A business feature is requested and prioritized, an API integration capability with another interface/API investigation is starting. A POC is then developed in 3 months. The API is continuing to be built and rebuilt over 6 more months together with a backend API which both get adapted constantly;
Due to the high amount of concurrent logging and user requests to the APIs some servers crash from time to time; some developers are building or enhancing existing APIs with logs from time to time, to help with testing; is the Production system safe or when will it fail?
Another team has changed a shared API, they need to release the change in a few days for product ‘B’; is our product or service ‘A’ compatible with the change?
An integrated external payment system API returns irregular ‘unknown error’ exception. Are there problems with the payments of the clients or the messages or the integrated flows - test it?
A new API that needs to provide static content for the application is being built(it will gather data from another API and hand it over to another API connected to a frontend). Test if it’s possible to meet the business demands of the data when building the API in the middle; have the information ready before starting to implement anything;
A product release needs to be available soon; test if we need the new API version to be released before or at the same time(instead of just after) to avoid potential feature failures?
Conditional API paths; A product gets static content from 2 different sources, based on product type; The API does data parsing separately; the product has 2 different UI designs as well; and 3 different flows/client-types; identify incompatibilities of the data and design across all combinations;
Now imagine several of these coming over to me at once in a single month. And add on top of them, 20 other feature branches waiting to be tested in the product, that are not APIs.
First thing first, I prioritize according to the most value for the money aka biggest bang for the bucks. Then I have a rule of thumb that if an interface is designed for a human it tends to be more efficient to test it as a human and if it designed for a computer a computer will be more efficient. Meaning that an API should be more efficient to test with a computer than a human. Since it is specifically a contract for another piece of software to interact with. Speaking of which, my preferred option is contract testing if possible. What is contract testing?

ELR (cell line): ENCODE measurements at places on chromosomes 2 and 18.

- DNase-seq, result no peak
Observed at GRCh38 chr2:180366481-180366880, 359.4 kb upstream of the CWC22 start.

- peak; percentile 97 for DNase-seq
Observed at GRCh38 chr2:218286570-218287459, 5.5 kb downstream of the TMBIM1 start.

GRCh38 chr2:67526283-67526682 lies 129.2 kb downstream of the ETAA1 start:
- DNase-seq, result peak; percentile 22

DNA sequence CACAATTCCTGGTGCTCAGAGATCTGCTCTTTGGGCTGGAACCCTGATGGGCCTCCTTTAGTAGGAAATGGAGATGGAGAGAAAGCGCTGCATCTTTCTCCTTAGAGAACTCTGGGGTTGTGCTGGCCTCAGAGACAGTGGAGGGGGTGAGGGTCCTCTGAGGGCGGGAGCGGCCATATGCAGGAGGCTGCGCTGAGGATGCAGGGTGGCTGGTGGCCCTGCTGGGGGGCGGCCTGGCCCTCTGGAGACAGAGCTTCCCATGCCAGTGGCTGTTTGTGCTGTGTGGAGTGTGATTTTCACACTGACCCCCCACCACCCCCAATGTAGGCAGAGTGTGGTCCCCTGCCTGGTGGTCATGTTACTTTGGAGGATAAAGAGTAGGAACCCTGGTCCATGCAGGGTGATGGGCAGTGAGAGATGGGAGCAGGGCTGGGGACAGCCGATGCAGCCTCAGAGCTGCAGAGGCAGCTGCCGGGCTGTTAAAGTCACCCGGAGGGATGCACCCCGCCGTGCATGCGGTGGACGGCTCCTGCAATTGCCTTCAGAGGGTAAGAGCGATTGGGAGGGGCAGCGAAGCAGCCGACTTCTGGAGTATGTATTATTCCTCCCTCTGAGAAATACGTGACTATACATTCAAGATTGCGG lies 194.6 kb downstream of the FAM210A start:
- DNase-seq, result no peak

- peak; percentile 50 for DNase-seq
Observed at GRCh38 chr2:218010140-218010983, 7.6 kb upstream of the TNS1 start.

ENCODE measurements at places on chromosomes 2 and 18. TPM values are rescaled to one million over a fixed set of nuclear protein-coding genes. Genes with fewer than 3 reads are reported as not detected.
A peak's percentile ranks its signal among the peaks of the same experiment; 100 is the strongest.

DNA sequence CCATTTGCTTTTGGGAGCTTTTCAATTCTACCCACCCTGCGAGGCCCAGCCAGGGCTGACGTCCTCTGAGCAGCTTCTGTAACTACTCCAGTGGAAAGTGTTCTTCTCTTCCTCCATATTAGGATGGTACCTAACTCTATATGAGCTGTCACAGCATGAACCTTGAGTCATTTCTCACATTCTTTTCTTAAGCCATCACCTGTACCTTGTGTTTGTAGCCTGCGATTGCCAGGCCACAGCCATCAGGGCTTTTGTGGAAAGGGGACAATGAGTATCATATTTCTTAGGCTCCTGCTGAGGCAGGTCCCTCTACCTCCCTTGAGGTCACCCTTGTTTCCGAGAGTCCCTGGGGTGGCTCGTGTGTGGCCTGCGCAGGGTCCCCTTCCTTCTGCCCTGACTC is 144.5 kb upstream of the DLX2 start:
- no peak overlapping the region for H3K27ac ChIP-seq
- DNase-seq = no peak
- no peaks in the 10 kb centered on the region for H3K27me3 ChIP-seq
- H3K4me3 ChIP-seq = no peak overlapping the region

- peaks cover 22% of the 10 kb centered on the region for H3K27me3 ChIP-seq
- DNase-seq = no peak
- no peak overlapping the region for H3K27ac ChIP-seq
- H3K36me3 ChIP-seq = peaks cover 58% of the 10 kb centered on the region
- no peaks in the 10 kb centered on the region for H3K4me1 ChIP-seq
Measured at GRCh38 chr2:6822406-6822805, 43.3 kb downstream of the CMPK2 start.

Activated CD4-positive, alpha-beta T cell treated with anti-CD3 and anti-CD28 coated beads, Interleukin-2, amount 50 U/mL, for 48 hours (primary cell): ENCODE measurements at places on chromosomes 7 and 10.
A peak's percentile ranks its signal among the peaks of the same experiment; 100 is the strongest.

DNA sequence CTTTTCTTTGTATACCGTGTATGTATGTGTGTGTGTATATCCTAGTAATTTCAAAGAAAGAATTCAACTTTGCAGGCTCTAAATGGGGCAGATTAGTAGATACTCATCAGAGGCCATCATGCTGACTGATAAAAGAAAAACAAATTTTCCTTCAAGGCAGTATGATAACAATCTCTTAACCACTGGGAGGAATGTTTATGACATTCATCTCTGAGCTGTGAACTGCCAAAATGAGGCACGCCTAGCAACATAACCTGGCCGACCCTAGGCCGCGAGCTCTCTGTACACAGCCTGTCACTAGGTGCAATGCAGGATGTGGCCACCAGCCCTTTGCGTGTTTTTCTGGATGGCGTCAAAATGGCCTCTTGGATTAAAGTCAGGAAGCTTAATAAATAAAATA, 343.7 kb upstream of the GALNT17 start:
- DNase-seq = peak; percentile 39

Every thing else is one of those big it depends, so more guidelines. Strive towards letting the developers do the updates of the tests at the same time as the do the changes in the code. Keep the tests connected to the code to facilitate this, keep the test setup lean so the run time is fast for the developers to benefit from these tests, since they will then have an incentive to keep them updated. If you despite all this still find yourself in the position that you as a tester needs to test the API, I would strongly suggest to resist the urge to do a fancy automation disconnected from the code. Quick and dirty for the win, according to rule number one. For instance just running curl with a plain text document on different queries copied and pasted and a folder with some payloads is a very efficient way to test an API.
I suspect some of the deeper explanations are that API testing is often not what it says in the tin. Not all bugs found in API test suites are defects in the API, but rather defects in the integrations the API may be wrapping. Stress testing and business logic breaks and changes that @ipstefan is talking about are frustrating, but are not what API testing is best at catching on it’s own. Hence the need to prioritize, but more importantly to understand the system moving part impacts.